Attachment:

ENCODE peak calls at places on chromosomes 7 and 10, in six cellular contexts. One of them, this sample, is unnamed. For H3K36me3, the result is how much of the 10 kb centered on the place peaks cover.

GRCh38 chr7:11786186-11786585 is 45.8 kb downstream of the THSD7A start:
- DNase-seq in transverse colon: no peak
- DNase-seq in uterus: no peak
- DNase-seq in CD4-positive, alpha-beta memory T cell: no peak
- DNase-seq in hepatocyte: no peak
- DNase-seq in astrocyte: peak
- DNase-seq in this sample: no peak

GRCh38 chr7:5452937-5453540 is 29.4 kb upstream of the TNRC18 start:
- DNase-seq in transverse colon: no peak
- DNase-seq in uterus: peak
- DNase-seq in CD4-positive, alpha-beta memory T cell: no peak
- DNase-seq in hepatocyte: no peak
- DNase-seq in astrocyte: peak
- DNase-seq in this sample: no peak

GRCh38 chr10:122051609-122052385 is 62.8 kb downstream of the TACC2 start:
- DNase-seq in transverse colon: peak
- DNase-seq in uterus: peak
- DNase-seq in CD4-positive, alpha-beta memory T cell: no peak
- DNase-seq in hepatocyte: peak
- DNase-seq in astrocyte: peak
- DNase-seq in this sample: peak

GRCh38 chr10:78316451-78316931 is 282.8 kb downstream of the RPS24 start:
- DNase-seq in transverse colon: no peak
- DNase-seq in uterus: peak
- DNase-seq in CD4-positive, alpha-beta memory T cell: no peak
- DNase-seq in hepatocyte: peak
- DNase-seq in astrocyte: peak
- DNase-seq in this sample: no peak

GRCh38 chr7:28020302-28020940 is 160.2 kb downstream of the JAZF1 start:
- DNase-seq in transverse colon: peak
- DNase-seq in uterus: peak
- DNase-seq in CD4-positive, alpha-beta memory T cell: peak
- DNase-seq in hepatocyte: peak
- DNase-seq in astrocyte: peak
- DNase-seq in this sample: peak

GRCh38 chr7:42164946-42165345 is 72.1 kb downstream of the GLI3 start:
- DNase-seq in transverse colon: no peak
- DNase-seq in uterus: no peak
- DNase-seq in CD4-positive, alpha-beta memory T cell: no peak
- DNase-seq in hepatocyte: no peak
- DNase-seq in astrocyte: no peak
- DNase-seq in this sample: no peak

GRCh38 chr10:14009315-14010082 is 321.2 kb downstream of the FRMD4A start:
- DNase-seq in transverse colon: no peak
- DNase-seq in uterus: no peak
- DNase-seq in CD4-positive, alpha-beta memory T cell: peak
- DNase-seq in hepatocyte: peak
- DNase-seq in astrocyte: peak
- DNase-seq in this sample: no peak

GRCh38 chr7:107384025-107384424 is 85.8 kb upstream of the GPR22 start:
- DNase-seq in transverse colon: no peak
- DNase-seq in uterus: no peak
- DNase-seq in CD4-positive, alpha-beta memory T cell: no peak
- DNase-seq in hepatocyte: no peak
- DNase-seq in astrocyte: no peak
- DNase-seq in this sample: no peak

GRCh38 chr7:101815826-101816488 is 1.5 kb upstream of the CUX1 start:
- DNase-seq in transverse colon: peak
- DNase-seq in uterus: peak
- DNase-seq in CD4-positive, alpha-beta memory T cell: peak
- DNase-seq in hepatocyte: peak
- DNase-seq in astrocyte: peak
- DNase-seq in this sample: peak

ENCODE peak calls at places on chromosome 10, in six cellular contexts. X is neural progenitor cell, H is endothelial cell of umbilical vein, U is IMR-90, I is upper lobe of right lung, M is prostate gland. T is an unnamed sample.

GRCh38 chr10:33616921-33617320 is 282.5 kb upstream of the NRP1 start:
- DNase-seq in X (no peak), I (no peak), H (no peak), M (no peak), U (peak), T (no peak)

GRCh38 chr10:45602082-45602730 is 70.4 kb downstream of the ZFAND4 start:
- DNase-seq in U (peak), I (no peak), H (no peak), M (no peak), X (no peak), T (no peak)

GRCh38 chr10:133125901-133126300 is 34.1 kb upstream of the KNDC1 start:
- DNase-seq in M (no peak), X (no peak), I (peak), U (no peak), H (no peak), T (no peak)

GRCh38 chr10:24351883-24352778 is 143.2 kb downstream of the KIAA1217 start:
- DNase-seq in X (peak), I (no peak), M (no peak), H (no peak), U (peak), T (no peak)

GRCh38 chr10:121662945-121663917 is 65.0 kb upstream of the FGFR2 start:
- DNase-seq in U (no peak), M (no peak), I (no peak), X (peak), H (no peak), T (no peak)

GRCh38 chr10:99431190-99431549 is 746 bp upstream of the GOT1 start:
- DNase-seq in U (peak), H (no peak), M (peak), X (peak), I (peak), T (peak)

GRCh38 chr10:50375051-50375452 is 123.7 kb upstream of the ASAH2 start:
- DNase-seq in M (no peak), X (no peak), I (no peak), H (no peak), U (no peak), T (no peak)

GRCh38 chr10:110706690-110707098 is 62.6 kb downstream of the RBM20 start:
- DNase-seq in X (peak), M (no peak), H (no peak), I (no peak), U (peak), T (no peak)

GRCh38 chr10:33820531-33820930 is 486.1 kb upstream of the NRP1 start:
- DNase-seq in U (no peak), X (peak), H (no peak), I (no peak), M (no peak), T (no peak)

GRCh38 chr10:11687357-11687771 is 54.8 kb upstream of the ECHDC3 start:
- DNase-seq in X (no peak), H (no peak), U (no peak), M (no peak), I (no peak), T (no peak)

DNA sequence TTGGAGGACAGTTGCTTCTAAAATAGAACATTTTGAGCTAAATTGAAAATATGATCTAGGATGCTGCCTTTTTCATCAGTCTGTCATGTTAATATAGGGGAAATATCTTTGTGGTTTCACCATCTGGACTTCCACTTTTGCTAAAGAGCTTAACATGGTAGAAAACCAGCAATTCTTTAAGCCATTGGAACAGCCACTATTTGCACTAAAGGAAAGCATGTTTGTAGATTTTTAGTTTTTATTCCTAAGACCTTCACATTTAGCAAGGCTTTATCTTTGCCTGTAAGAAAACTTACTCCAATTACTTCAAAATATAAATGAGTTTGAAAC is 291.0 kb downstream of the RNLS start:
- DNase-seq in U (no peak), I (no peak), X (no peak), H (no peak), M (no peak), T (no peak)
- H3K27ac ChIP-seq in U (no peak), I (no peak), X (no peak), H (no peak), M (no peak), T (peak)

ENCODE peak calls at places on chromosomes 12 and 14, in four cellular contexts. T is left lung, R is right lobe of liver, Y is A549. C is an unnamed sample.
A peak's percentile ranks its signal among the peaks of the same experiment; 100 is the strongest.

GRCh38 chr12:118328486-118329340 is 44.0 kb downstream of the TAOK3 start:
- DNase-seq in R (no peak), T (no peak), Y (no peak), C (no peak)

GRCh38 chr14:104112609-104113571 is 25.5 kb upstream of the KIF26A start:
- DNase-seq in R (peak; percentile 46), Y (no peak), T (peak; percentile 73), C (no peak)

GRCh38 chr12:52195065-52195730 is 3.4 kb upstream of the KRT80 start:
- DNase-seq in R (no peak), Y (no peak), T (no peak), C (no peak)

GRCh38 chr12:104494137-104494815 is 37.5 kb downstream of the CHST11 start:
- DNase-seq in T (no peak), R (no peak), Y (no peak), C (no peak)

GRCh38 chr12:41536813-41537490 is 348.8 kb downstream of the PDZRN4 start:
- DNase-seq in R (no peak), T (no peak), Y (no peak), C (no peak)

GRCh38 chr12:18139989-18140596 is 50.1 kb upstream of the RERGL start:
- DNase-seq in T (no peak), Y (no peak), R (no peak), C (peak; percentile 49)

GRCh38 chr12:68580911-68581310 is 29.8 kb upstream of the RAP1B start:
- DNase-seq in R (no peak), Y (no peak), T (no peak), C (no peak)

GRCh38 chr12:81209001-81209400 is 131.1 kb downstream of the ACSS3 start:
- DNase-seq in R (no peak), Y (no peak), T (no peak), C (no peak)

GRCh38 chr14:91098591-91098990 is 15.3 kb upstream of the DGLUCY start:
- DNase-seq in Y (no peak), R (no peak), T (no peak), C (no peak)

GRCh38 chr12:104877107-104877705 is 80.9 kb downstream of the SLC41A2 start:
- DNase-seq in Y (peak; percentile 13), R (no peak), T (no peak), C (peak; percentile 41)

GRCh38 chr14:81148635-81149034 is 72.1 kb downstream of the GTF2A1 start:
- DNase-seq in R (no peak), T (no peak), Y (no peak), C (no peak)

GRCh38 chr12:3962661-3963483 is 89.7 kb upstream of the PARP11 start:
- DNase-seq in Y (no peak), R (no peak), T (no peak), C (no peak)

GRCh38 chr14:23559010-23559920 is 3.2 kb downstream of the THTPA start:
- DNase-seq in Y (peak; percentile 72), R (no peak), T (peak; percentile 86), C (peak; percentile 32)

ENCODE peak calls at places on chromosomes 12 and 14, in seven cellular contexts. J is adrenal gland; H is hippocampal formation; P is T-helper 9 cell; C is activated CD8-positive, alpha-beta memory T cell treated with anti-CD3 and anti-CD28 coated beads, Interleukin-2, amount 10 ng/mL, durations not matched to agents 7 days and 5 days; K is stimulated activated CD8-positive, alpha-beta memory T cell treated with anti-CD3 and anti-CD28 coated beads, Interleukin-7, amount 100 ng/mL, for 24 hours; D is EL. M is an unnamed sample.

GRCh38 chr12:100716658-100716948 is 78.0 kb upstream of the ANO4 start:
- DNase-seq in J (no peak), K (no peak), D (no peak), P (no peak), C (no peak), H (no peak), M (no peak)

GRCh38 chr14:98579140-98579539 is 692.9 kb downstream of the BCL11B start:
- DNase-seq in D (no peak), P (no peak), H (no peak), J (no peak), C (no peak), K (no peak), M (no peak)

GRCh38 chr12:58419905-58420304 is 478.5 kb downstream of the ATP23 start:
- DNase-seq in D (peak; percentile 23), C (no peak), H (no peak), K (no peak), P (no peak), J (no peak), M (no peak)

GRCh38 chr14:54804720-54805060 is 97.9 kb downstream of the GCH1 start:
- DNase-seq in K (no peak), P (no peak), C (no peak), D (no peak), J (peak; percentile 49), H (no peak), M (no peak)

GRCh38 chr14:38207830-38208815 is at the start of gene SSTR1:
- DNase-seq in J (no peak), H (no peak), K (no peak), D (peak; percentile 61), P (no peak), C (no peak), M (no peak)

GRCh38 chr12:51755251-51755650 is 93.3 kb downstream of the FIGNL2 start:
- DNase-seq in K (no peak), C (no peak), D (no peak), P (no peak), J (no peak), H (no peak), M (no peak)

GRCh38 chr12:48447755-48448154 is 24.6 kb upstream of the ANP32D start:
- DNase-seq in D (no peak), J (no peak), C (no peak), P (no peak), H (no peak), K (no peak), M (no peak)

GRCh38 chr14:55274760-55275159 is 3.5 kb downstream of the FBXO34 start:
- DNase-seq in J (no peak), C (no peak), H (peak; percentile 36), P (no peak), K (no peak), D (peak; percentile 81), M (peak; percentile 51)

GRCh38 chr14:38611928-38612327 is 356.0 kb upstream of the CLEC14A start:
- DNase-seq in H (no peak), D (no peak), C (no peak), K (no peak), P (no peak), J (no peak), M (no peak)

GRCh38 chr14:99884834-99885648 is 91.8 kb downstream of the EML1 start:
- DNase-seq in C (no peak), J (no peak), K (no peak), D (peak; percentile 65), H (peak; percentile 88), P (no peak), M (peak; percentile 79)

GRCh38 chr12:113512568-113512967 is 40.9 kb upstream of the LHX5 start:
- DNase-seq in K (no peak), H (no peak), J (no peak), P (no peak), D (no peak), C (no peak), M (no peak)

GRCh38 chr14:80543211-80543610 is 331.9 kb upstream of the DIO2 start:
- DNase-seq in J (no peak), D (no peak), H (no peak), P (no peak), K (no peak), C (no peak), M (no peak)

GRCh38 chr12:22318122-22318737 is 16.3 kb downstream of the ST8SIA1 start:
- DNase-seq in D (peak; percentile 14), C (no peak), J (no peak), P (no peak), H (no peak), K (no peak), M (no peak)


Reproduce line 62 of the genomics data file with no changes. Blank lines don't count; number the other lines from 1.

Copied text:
- DNase-seq in hepatocyte: peak